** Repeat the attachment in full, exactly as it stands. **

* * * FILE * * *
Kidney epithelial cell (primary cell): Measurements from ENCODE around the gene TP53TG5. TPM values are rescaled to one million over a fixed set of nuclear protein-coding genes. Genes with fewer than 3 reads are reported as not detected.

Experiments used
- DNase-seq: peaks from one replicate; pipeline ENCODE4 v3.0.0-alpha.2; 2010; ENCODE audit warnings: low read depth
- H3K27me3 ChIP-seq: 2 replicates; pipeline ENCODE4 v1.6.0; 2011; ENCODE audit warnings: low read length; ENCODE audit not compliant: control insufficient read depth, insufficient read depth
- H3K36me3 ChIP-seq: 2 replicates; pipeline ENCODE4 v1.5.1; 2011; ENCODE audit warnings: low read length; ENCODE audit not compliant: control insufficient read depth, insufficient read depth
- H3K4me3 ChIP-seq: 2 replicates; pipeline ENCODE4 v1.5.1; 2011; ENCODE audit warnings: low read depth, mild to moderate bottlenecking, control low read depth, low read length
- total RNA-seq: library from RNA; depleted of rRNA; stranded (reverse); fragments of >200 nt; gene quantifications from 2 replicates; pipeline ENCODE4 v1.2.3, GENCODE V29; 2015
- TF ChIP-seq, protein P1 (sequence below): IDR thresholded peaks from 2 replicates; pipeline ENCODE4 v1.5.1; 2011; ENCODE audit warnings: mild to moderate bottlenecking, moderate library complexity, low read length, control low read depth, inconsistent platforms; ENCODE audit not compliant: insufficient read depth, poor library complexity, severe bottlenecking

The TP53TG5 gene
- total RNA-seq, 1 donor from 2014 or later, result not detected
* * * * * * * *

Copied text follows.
Kidney epithelial cell (primary cell): Measurements from ENCODE around the gene TP53TG5. TPM values are rescaled to one million over a fixed set of nuclear protein-coding genes. Genes with fewer than 3 reads are reported as not detected.

Experiments used
- DNase-seq: peaks from one replicate; pipeline ENCODE4 v3.0.0-alpha.2; 2010; ENCODE audit warnings: low read depth
- H3K27me3 ChIP-seq: 2 replicates; pipeline ENCODE4 v1.6.0; 2011; ENCODE audit warnings: low read length; ENCODE audit not compliant: control insufficient read depth, insufficient read depth
- H3K36me3 ChIP-seq: 2 replicates; pipeline ENCODE4 v1.5.1; 2011; ENCODE audit warnings: low read length; ENCODE audit not compliant: control insufficient read depth, insufficient read depth
- H3K4me3 ChIP-seq: 2 replicates; pipeline ENCODE4 v1.5.1; 2011; ENCODE audit warnings: low read depth, mild to moderate bottlenecking, control low read depth, low read length
- total RNA-seq: library from RNA; depleted of rRNA; stranded (reverse); fragments of >200 nt; gene quantifications from 2 replicates; pipeline ENCODE4 v1.2.3, GENCODE V29; 2015
- TF ChIP-seq, protein P1 (sequence below): IDR thresholded peaks from 2 replicates; pipeline ENCODE4 v1.5.1; 2011; ENCODE audit warnings: mild to moderate bottlenecking, moderate library complexity, low read length, control low read depth, inconsistent platforms; ENCODE audit not compliant: insufficient read depth, poor library complexity, severe bottlenecking

The TP53TG5 gene
- total RNA-seq, 1 donor from 2014 or later, result not detected